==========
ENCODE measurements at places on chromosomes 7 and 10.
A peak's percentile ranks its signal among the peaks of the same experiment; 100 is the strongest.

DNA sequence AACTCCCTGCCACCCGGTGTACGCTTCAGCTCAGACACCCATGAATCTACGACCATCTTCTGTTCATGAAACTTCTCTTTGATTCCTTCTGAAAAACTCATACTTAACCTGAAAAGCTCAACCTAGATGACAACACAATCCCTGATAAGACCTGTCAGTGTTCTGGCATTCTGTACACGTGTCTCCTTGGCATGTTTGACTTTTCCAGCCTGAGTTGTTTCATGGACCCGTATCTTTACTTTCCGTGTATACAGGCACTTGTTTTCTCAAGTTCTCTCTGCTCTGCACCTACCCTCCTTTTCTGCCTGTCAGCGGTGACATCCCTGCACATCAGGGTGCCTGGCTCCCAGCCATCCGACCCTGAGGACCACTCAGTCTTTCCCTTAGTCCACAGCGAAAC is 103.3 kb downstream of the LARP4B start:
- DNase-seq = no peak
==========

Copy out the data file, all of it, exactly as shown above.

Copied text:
ENCODE measurements at places on chromosomes 7 and 10.
A peak's percentile ranks its signal among the peaks of the same experiment; 100 is the strongest.

DNA sequence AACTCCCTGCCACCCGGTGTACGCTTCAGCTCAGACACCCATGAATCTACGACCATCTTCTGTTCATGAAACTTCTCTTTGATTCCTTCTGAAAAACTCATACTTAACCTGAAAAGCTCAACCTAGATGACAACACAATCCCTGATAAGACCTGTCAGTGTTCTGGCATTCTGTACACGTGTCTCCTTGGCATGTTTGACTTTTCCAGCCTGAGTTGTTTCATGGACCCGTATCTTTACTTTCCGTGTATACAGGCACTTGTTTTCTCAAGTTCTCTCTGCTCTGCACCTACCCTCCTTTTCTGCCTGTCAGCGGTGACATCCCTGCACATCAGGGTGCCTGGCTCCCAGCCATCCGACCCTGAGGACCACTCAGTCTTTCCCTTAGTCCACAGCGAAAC is 103.3 kb downstream of the LARP4B start:
- DNase-seq = no peak